The following November, when Scalise had to defend the seat in regularly scheduled congressional election, he faced a bigger challenge. Democrat Jim Harlan, a venture capitalist, sank $1.8 million of his own money into the race and was not shy about throwing mud. In one television ad, he tried to tie Scalise to a local scandal involving a federal investigation of the abuse of tax credits by the Louisiana Institute of Film Technology because Scalise had been a sponsor of the tax credit program in the legislature. Scalise cited his opponent’s support of presidential candidate Barack Obama as evidence that Harlan was too liberal for the district. Scalise coasted to a 66%-34% win for a full two-year term, taking 71% in Jefferson Parish and 68% in St. Tammany, which together accounted for 71% of the total vote. He coasted to reelection in 2010 with 79% and in 2012 with 67%.

Scalise is a down-the-line Republican whose rhetorical edge is sharper than that of his predecessors, Republicans Jindal and former Appropriations Committee Chairman Bob Livingston. He has railed against what he calls Obama’s “radical agenda” and backed Texas Gov. Rick Perry’s short-lived 2012 presidential bid. And his early work as whip was overshadowed in December 2014, when a Louisiana liberal blogger reported that Scalise had spoken to a group of white supremacists and neo-Nazis in 2002, six years before he was elected to Congress. 

When the story first broke, Scalise didn't fully explain how he had been picked as a keynote speaker at the meeting of the European-American Unity and American Rights Organization. Two days later, after a storm of criticism, he expressed his regrets about the appearance and said he had been there to seek support for a tax proposal. He distanced himself from the group, saying he "wholeheartedly condemned" its views, and House GOP leaders as well as other Republicans backed him. As part of a damage-control effort, he spent the early months of 2015 meeting with the Congressional Black Caucus and civil rights leaders. But liberal groups seized on the issue as an opportunity to try to depict Republicans as racists.

Before becoming part of the leadership, he showed an occasional willingness to cross it. He opposed the 2011 compromise on raising the debt limit, and he joined most other Louisiana Republicans in refusing to support a relief bill for Hurricane Sandy in January 2013 because it didn’t have offsetting cuts in spending. The House in September 2012 passed his bill allowing people to pay extra at tax time to help reduce the deficit. In a dig at billionaire investor Warren Buffett, whose call for having the wealthy pay more in taxes became a Democratic rallying cry, Scalise called his bill the “Buffett Rule Act.”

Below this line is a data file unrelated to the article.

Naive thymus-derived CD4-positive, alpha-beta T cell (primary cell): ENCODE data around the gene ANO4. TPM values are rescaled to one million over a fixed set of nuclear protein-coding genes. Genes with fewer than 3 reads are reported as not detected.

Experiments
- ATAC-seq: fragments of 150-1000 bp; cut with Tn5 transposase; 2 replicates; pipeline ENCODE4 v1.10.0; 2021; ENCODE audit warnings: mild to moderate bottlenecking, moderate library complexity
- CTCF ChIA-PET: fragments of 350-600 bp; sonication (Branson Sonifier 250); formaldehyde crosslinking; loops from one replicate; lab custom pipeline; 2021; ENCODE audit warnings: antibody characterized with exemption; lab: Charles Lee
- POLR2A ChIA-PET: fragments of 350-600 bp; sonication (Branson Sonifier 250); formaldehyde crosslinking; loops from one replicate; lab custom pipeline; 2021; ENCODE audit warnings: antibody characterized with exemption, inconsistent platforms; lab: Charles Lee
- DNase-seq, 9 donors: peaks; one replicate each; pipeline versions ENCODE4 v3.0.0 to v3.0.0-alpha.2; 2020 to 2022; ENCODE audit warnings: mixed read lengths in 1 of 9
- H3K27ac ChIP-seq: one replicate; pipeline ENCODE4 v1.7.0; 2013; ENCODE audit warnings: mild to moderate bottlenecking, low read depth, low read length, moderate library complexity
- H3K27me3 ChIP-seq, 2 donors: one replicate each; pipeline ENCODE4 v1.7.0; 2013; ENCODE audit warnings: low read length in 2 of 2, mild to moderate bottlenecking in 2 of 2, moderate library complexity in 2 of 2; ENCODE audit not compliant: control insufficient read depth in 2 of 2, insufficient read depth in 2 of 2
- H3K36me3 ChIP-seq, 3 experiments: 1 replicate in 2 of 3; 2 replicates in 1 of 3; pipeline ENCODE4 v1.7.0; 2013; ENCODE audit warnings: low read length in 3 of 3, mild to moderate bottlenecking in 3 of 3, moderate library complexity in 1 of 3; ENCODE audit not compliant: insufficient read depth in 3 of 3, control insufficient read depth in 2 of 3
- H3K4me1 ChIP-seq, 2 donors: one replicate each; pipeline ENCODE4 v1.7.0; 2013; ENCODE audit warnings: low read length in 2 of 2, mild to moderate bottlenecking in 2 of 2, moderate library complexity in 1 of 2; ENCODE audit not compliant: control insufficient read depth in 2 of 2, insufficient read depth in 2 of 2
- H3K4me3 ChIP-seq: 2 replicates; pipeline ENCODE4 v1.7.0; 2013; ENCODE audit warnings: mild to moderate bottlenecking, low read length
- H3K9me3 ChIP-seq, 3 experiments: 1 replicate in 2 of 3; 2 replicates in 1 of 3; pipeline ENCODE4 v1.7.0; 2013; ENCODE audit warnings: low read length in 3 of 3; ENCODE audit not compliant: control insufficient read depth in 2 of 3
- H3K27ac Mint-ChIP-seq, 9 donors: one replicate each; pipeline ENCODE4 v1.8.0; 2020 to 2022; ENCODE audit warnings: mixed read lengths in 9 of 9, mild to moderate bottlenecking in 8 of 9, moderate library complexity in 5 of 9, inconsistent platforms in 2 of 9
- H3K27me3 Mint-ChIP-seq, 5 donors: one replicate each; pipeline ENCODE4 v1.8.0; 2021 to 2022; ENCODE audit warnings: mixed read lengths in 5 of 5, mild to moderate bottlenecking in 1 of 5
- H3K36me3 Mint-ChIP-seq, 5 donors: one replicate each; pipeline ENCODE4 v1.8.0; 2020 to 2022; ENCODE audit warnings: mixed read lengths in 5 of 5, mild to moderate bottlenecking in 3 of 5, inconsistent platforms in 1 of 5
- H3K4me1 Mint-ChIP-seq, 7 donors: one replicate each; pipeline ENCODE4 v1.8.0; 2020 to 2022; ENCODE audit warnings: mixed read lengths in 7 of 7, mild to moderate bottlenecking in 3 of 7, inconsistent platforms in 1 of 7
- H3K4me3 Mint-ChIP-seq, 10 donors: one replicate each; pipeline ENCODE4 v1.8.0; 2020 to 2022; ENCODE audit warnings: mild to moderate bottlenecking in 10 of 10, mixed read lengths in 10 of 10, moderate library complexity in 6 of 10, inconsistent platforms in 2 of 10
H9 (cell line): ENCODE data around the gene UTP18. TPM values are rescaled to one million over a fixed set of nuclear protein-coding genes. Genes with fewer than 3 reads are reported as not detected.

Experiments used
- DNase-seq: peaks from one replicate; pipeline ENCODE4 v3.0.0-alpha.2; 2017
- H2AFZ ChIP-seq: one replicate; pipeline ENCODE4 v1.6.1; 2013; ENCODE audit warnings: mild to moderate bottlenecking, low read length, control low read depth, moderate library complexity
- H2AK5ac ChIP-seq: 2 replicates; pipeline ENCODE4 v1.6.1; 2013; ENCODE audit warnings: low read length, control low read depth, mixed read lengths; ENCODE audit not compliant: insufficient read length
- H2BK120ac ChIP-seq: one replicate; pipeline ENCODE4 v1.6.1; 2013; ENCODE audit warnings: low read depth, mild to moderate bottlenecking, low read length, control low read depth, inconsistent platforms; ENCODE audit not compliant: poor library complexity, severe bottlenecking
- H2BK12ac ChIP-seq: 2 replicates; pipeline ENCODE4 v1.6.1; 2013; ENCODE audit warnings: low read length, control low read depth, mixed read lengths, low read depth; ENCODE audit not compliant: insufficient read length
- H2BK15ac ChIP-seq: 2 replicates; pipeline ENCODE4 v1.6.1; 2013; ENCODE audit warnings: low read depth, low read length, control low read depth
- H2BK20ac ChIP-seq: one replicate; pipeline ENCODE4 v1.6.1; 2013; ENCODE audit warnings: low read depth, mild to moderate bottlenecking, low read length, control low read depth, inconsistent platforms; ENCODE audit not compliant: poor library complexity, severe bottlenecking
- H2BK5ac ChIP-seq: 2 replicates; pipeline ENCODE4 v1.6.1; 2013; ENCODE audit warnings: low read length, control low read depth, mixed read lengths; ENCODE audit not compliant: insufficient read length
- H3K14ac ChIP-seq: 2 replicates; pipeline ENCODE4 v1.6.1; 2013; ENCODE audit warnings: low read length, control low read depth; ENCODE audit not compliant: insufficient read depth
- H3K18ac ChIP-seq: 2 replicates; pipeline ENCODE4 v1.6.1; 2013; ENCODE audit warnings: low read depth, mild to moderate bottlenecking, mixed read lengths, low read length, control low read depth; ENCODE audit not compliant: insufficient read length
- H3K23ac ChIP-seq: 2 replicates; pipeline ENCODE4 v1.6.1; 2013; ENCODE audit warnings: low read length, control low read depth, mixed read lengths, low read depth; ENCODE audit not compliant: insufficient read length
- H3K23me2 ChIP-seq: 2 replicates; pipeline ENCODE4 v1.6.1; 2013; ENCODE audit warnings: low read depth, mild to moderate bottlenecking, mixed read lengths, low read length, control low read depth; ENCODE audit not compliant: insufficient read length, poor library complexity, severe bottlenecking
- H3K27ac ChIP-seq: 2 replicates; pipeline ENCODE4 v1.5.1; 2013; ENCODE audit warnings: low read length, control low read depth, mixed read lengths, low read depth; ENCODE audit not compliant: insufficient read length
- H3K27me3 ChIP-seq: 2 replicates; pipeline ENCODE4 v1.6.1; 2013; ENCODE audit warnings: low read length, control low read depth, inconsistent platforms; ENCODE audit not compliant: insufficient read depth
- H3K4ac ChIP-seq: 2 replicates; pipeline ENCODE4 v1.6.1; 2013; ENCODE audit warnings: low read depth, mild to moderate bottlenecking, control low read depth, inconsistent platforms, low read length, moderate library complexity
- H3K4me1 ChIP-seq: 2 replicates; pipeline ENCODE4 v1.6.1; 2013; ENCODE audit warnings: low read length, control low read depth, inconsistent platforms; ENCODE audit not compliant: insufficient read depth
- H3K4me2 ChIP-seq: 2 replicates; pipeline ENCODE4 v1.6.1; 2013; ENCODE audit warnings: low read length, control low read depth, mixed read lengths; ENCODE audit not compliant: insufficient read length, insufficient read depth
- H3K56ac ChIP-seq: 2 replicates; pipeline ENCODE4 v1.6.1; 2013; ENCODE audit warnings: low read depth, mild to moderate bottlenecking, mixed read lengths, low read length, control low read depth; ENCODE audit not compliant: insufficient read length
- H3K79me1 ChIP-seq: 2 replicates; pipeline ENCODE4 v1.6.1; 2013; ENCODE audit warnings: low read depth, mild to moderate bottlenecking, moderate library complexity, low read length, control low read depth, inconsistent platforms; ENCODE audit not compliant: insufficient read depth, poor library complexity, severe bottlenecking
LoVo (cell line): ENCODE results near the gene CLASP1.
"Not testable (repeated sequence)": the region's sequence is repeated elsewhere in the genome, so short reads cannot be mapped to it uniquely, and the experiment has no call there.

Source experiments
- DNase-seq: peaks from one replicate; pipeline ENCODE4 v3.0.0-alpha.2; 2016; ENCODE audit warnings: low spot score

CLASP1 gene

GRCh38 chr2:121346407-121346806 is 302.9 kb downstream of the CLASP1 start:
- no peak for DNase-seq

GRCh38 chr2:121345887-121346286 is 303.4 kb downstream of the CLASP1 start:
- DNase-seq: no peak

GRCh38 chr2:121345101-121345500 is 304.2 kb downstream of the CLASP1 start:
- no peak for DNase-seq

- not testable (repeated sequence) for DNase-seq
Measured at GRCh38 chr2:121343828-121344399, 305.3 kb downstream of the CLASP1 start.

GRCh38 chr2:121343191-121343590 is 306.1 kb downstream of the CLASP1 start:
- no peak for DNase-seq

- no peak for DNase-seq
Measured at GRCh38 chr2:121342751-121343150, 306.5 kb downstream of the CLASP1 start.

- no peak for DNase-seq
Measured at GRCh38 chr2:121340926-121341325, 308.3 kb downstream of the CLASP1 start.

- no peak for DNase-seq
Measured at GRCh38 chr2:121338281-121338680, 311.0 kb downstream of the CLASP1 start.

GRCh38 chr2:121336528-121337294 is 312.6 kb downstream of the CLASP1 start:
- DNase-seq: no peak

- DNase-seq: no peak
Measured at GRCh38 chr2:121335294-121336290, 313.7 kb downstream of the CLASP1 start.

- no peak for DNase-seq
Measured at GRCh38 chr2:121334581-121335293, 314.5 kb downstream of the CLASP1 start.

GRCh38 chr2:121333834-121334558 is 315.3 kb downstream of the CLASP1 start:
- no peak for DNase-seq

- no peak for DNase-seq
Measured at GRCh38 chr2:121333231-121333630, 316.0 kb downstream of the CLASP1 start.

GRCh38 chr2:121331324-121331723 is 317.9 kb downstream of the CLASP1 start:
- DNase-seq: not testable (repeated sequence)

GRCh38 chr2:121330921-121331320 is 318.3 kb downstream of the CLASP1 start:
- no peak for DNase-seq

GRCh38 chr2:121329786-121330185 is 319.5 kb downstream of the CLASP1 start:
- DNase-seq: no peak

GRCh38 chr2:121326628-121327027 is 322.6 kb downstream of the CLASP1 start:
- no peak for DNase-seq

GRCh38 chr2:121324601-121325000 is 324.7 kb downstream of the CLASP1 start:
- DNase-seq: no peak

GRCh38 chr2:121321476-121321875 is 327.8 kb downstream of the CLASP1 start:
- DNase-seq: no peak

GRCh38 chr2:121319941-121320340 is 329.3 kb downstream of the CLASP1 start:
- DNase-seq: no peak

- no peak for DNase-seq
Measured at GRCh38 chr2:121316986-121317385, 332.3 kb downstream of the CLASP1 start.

Scalise joined the Tea Party Caucus and served as the chief recruiter for the National Republican Congressional Committee during the 2012 election cycle. When Ohio Republican Jim Jordan stepped down as its chairman of the Republican Study Committee following the 2012 election, Georgia Republican Tom Graves was set to take his place, winning the endorsement of the group’s founders and past chairmen, which is the traditional means of ascent. But Scalise, who had been managing communications for the group, jumped in and demanded a more democratic means of choosing the leader. “From the beginning, I felt like this ought to be a member-driven organization, and the members should decide who’s the next chairman,” he told National Journal. He touted his record of “getting things done,” including enactment of his bill limiting the ability of a president to appoint “czars” without Senate approval. Scalise said he won the secret ballot “with votes to spare.”

Unlike new Majority Leader Kevin McCarthy of California, whom Scalise has known since his days in the Louisiana Senate, Scalise opposed raising the federal debt ceiling. And he joined 80 other like-minded conservatives in signing a 2013 letter that urged de-funding the Affordable Care Act in appropriations bills. He was the House's fourth most-conservative member in 2013, according to National Journal rankings.